From slavery to police abuse, new museum documents U.S. history of racism

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Washington (AFP)

Slavery, lynchings, segregation, mass incarceration and police abuse: a museum that opens on Friday in the state of Alabama traces a direct link between the racist past of the United States and the inequalities of today.

The Legacy Museum in the state capital of Montgomery is housed in a building where African captives were once held before being sold as slaves.

“This is a museum on the history of America, with an emphasis on the legacy of slavery,” Bryan Stevenson, director of the Equal Justice Initiative, an advocacy organization told AFP. civics in Alabama.

“I can’t think of another institution in America that has more profoundly shaped our economy, our politics, our social structures. And our character.”

“Our understanding of slavery is very, very incomplete,” he said.

“Our understanding of slavery is very, very incomplete,” says civil rights activist in Alabama Equal Justice Initiative / AFP document

It is this information void that the Legacy Museum aims to fill, while urging Americans to campaign against the inequalities that persist today, according to Stevenson.

“The only way to move forward in this country is to engage both our minds and our hearts in a serious commitment to truth and justice to eliminate racial injustice,” he said.

The museum, inspired by the memorials of the Holocaust in Berlin or apartheid in Johannesburg, offers an immersive experience: on arrival, visitors board a ship crossing the Atlantic, witnessing the suffering of future slaves. .

Another space is dedicated to the violence suffered by slaves, including sexual violence.

A wing is dedicated to the thousands of victims of the lynchings of black Americans, which took place between 1877 and 1950. The National Lynching Memorial, located next to the museum, is dedicated to the same subject.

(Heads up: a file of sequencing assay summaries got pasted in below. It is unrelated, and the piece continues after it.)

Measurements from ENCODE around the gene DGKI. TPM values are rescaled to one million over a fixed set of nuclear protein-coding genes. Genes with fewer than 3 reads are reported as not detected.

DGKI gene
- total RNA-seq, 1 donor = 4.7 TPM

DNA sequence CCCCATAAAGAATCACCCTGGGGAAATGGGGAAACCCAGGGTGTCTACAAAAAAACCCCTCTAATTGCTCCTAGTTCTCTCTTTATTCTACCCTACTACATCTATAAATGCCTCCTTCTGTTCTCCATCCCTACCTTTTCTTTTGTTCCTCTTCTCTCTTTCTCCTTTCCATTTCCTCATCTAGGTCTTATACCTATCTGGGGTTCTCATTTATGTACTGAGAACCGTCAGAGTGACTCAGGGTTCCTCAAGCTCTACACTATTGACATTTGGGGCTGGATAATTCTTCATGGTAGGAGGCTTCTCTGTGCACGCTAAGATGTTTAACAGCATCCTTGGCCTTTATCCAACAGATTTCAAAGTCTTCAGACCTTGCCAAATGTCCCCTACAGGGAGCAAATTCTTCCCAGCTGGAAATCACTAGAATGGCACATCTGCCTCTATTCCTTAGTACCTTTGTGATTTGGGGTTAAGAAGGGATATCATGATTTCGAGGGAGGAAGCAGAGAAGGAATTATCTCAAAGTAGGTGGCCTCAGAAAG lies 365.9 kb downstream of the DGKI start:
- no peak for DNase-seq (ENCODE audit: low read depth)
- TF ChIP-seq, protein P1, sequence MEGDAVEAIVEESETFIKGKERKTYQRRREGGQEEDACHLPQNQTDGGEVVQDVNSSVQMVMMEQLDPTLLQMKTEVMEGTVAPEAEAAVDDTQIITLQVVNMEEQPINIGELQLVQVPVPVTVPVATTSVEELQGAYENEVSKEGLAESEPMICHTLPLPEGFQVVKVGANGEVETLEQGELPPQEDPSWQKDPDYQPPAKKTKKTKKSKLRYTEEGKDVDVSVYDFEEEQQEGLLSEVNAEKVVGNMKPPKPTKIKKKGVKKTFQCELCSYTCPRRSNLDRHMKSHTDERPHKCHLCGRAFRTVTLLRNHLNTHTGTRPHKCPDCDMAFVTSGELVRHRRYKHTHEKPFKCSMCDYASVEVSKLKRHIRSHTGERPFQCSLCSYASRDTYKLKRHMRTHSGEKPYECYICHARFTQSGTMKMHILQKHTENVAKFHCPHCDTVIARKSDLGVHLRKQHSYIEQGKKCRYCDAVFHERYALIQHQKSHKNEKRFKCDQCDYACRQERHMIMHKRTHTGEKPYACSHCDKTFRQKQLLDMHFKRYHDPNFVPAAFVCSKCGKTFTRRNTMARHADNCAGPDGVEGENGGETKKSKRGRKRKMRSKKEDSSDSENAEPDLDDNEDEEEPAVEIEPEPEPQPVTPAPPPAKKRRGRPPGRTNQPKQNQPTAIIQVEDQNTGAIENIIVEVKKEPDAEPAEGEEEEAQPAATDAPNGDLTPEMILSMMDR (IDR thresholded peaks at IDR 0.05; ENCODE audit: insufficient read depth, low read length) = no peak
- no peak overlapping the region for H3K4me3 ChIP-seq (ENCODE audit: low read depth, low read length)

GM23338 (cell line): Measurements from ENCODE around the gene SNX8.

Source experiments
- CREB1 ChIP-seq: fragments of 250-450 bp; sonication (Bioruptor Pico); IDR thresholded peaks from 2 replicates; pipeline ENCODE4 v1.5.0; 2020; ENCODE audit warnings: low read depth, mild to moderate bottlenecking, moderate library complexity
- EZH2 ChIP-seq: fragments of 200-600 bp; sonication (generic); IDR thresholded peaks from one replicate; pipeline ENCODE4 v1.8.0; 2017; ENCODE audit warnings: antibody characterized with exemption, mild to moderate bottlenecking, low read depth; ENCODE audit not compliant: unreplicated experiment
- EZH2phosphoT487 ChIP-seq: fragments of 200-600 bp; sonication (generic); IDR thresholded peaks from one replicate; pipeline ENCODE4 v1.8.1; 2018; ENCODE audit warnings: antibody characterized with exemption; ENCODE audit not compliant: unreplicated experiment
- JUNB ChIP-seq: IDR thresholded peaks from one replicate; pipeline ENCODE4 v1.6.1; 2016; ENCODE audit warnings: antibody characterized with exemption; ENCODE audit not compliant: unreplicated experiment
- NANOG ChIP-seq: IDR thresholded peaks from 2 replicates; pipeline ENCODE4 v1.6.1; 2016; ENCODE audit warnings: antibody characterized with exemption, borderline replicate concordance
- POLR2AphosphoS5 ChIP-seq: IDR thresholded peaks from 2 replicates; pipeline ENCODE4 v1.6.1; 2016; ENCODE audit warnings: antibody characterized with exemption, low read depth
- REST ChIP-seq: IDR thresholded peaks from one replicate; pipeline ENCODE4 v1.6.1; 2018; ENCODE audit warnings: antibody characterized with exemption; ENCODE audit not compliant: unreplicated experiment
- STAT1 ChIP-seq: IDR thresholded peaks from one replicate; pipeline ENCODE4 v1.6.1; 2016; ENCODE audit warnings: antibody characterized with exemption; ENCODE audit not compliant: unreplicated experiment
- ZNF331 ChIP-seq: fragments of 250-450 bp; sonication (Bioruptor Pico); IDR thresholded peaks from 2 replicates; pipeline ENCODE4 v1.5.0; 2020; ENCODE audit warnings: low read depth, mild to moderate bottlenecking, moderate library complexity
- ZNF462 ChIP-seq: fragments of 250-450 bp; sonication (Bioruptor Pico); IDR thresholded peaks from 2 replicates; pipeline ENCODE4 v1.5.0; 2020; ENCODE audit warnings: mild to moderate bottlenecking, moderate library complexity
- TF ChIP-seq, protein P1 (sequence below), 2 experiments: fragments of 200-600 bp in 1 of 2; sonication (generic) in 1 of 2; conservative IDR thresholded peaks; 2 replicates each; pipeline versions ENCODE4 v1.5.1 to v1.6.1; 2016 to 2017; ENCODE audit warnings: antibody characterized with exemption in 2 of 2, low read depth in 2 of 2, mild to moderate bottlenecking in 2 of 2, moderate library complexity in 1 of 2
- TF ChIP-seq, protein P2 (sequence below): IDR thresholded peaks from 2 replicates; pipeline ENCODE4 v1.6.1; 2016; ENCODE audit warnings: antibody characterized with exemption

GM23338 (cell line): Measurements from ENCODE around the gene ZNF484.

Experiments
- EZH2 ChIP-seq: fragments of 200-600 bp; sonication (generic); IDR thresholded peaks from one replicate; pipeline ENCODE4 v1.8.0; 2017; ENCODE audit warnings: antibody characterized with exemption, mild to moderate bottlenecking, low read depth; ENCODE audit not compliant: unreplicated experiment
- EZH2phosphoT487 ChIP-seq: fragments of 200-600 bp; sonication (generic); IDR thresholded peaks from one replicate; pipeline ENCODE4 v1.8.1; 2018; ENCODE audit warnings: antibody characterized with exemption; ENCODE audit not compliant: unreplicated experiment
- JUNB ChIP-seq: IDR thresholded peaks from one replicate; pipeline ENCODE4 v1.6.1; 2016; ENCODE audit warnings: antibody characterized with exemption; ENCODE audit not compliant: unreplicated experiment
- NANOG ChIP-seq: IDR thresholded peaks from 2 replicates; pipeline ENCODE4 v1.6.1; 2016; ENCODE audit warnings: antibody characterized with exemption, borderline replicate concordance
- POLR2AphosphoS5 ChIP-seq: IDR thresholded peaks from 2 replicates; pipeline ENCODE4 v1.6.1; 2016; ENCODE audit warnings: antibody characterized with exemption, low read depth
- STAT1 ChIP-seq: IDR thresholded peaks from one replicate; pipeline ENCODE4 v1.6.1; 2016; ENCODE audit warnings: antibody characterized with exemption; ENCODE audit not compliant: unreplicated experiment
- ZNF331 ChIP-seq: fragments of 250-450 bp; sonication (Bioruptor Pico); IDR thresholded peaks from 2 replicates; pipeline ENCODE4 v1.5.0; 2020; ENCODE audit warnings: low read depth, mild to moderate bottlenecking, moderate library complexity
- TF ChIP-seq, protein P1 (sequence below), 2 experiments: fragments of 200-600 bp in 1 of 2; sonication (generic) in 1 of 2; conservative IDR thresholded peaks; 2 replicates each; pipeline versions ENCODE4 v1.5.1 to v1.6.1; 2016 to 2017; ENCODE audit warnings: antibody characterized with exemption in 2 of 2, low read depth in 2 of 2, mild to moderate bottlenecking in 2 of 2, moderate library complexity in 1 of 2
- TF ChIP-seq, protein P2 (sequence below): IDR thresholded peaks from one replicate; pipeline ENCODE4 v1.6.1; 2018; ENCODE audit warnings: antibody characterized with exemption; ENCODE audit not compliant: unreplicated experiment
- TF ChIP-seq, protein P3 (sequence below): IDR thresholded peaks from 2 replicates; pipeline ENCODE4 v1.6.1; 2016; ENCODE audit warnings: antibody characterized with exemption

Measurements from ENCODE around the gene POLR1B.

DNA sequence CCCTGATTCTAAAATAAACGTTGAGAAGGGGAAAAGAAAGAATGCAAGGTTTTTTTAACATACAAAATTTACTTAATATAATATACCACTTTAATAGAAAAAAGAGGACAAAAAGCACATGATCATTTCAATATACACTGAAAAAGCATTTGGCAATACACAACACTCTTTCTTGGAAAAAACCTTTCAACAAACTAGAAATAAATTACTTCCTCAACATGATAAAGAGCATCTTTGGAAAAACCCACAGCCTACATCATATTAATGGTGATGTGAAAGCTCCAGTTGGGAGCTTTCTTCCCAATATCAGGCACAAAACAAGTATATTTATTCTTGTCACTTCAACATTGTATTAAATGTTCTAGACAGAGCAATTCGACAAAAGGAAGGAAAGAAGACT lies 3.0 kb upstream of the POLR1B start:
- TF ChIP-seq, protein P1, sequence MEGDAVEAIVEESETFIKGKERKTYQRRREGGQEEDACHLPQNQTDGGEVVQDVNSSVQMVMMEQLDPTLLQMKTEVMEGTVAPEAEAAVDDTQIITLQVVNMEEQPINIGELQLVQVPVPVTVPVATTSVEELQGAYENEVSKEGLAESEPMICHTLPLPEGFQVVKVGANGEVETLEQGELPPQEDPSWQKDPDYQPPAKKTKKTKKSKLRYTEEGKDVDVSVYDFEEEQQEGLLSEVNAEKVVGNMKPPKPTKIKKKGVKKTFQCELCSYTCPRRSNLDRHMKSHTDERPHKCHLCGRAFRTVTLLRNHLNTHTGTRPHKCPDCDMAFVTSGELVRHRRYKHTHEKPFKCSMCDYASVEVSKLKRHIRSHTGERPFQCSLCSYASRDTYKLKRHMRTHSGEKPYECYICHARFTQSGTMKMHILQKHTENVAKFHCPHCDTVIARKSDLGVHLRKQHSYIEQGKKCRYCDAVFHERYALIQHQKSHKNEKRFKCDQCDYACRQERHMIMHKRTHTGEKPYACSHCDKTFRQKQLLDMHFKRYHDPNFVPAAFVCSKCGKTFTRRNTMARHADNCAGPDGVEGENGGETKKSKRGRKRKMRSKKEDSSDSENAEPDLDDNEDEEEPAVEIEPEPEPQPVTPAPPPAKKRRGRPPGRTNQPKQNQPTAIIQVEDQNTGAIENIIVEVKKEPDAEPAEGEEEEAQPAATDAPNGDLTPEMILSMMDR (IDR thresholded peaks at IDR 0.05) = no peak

The museum also bears witness to the “humiliation of segregation” in the South after World War II, Stevenson said.

Victims of legal injustice tell their stories at the Legacy Museum
Victims of legal injustice tell their stories at the Legacy Museum Equal Justice Initiative / AFP document

Stevenson’s organization provides legal assistance and advocacy for those wrongly convicted of crimes, a common problem for African Americans.

The group managed to acquit several people who had been sentenced to death. In the museum, visitors can listen to them tell their story.

The museum is part of a national report on race and racism in America, which has escalated since the murder of African American George Floyd by a white police officer in May 2020.

Stevenson lamented that the efforts are meeting resistance from conservatives. Still, he was optimistic.

“The good news is that we have the ability to overcome this fear, to overcome this preference for silence,” Stevenson said. “I believe we will make that choice.”


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